Alvarez W.C. The Electrogastrogram and what it shows. JAMA 1922, vol 78, pp. 1116–1118.
The Electrogastrogram and what it shows*
Walter C. Alvarez, M.D.
We have, then, at our disposal a new method with which to study the activities of the digestive tract. One of its great advantages is that records can now be obtained at all times even from stomachs and bowels which seem to be motionless. Hitherto, physiologists have often been hampered by the visceral paralysis which results from opening the abdomen, but it is seen now that the resultant splanchnic stimulation can abolish the visible contractions without stopping the rhythmic currents. To use a mechanical simile, the underlying chemical processes seem to go on after the nerves have thrown out a sort of "clutch" between them and the contractile substances in the muscle.
THE GASTRIC PACEMAKER
Naturally, the first question to be asked of the new method was: Where is the gastric pacemaker and just how do the waves run over the stomach? Although, as often happens, the work has been more fruitful in new puzzles than in answers to the original one, certain observations may briefly be reported at this time.
Previous work had made me feel that the pacemaker would probably be found on the lesser curvature near the cardia, because the muscle excised from that part shows a greater rhythmicity than that of any other part of the stomach. Furthermore, it had seemed to me most probable that the waves which we see arising here and there about the middle of the stomach have really come as ripples from this pacemaker. The electrogastrograms now show clearly that this is often the case, and that definite electrical disturbances are traveling over the fundus when no movement of the muscle can be detected even with a magnifying glass. With suitable apparatus, however, I have been able to show that the muscle does move, usually through distances of only a few thousandths of an inch. Sometimes, as in the irritable stomachs of persons with duodenal ulcers, these waves beginning near the cardia are so deep that we can easily see them with the roentgen ray and without magnifying devices.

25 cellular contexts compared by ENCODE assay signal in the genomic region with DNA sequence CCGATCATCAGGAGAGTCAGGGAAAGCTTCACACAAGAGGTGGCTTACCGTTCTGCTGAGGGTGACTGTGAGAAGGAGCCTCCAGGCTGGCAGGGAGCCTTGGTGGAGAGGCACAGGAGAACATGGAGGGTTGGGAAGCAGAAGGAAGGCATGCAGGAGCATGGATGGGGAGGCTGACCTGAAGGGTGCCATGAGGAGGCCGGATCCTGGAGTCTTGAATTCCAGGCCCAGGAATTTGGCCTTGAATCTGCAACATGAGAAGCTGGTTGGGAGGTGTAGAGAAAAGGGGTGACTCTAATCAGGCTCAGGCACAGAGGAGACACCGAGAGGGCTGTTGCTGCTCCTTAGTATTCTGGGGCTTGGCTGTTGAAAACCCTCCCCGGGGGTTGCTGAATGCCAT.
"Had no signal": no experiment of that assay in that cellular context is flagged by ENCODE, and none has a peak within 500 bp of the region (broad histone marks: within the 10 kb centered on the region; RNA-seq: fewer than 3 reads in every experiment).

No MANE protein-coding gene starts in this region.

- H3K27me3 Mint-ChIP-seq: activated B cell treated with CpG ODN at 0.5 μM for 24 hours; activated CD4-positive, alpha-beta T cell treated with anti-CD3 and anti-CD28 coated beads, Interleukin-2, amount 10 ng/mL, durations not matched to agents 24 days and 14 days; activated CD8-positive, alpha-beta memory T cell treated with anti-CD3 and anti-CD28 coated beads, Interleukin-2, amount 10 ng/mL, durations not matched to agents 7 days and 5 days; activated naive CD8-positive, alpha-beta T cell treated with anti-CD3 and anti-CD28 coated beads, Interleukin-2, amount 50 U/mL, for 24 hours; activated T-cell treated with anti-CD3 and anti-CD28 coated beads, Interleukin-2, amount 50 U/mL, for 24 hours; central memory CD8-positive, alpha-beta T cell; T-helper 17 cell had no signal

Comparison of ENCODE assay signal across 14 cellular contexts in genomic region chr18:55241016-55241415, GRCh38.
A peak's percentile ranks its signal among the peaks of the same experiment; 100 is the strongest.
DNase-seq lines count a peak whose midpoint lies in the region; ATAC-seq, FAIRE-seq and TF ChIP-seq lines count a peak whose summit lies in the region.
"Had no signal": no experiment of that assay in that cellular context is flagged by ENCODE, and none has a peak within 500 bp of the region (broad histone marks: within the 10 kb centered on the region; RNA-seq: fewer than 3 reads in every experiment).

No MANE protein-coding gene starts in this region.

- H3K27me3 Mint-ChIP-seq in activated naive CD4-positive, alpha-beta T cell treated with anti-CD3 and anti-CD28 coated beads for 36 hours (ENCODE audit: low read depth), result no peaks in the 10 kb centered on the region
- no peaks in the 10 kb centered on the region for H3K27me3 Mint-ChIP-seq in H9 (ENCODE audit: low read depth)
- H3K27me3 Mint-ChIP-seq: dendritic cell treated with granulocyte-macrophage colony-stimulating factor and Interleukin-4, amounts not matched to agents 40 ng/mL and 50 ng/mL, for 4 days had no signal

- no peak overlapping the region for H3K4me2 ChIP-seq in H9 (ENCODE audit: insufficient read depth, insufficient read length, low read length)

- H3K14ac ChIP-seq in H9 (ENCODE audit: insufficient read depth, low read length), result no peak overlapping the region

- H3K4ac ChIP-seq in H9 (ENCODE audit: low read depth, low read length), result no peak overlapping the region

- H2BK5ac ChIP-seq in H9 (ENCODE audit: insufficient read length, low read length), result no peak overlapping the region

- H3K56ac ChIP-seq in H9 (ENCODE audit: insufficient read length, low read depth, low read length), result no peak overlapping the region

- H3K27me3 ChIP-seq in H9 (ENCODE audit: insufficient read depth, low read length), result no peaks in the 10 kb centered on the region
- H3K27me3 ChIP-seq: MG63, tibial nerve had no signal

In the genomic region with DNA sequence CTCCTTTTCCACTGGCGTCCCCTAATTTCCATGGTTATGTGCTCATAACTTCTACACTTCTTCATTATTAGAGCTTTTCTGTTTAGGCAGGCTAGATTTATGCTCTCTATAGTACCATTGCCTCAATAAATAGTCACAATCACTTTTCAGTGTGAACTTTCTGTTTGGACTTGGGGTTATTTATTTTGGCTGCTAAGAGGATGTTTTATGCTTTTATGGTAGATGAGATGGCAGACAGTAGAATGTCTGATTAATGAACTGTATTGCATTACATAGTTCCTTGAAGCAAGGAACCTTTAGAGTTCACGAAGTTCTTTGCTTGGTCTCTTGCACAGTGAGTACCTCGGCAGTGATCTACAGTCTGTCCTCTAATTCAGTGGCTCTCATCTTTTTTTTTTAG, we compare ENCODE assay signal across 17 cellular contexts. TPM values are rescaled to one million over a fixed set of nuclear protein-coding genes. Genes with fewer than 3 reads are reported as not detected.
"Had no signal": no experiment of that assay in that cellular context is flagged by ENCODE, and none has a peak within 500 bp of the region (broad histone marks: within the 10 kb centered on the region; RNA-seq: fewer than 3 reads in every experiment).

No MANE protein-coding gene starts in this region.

DIFFERENT TYPES OF PERISTALSIS
If all the gastric waves began at one point and traveled evenly to the pylorus, the problem would be relatively simple; but, unfortunately, the records, and we already have a hundred yards of them, show all sorts of irregularities. There are shifts of the pacemaker, sometimes even to the pyloric region; there are contractions appearing here and there which do not seem to set up any traveling disturbances; there are waves which travel half way across the stomach only to be blocked suddenly at some point (Fig. 2 B); and there are at times systoles of the stomach as a whole. Confusion arises not only on account of the number of these different types of gastric peristalsis but also on account of the sudden changes from one type to the other.
The problem of analyzing the records is complicated still further by the fact that the rate of travel of the waves down the stomach seems to vary markedly from time to time. One set of waves may take seven seconds each to go from the cardia to the antrum, while shortly afterward another set may take twenty-one seconds each. This irregularity, together with the fact that two or three waves are often traveling over the stomach at the same time, makes it very difficult to identify and correlate the deflections which appear in records taken simultaneously from different parts of the organ.
DISSOCIATION OF FUNDUS AND PARS PYLORICA